Instagram May Offer Clues About Depression But Don’t Read Too Much Into It

A recent study suggests possibly, but be careful how much you read into this study...and Instagram pictures. People who were depressed were more likely to: Post bluer, darker, and grayer photos Post more frequently Have more comments on their Instagram posts Have fewer likes on their Instagram posts Post photos with human faces Show less of their face, when including a photo with their face. Thus, the study really didn't compare their algorithm with the abilities of a properly-trained health professional. Lack of time among health professionals. Health professionals may not know how to screen for depression. Shortage of mental health professionals. And I don't quite see a doctor saying "take off your shirt, take a deep breath, and show me your Instagram posts" or "I've been following you on Instagram lately. What's up with the lack of filters?" Routinely diagnosing depression solely or largely on Instagram posts just should not happen. At most, your Instagram posts can be part of a larger picture.

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Hmm, why did that person post a picture of a steeple on Instagram? Could it mean that his spirits are up? Or maybe the gray hues mean something? And where’s his face? Photographer: Andrew Harrer/Bloomberg

Short of someone holding up a sign and saying that he or she is depressed, can Instagram postings really help diagnose depression? A recent study suggests possibly, but be careful how much you read into this study…and Instagram pictures.

Here’s what Andrew G. Reece from Harvard University and Christopher M. Danforth from the University of Vermont did for a study published in EPJ Data Science. They used Amazon’s Mechanical Turk (MTurk) crowdwork platform to eventually recruit 166 individuals, who agreed to share their Instagram data and whether they already had a clinical diagnosis of depression (71 had a history of depression). Each study subject took the CES-D (Center for Epidemiologic Studies Depression Scale) questionnaire to identify which participants may have depression. The researchers then used computer algorithms to sift through and categorize over 43,000 photos to determine what characteristics may be associated with depression as determined by the questionnaire.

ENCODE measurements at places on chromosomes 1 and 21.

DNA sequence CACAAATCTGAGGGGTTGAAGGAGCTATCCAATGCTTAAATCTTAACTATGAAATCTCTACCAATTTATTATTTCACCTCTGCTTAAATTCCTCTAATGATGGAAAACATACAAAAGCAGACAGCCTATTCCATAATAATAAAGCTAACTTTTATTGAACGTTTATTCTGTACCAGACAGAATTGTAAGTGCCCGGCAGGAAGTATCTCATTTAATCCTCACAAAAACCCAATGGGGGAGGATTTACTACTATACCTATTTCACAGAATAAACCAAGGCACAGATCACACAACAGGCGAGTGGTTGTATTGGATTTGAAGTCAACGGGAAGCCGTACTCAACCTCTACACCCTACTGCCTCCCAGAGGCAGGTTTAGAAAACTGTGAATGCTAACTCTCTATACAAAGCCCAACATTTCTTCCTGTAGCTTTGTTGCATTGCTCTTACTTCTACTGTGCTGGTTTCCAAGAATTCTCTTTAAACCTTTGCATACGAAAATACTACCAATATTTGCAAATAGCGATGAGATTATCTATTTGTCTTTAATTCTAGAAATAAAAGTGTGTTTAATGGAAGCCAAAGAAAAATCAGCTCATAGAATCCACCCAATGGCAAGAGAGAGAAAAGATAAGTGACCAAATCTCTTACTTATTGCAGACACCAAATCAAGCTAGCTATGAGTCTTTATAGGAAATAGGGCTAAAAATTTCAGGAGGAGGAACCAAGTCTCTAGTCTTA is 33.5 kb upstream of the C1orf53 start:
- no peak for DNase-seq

People who were depressed were more likely to:

  • Post bluer, darker, and grayer photos
  • Post more frequently
  • Have more comments on their Instagram posts
  • Have fewer likes on their Instagram posts
  • Post photos with human faces
  • Show less of their face, when including a photo with their face.
  • Not use Instagram filters to adjust the photo’s brightness and coloring.
  • Use the Inkwell filter (which would make the photo black and white) when they did use filters.
  • Not use Valencia, filter that lightens the tint of the photo

But before you get worried about those photos that you posted with only half your face sticking out of a blueberry costume that got a hundred “what is that?” comments but few likes, keep in mind that this is a limited study. It’s difficult to draw strong conclusions from a relatively small and select sample of people. Moreover, there may be many other reasons for posting certain types of photos. For example, if you are a rabid Seattle Seahawks fan, many of your photos may be blue and gray. Similarly, if you actually play for the Seattle Seahawks, then your football helmet may be frequently obscuring part of your face. Moreover, if frequency of posting is a criteria, then what does this say every celebrity very active on Instagram…although they all probably get a lot of “likes.”

The researchers also make a rather large leap when they say that “our model showed considerable improvement over the ability of unassisted general practitioners to correctly diagnose depression.” What the study compared is how well their computer algorithms was able to detect depression as determined by the questionnaire (70 percent of the time) with…

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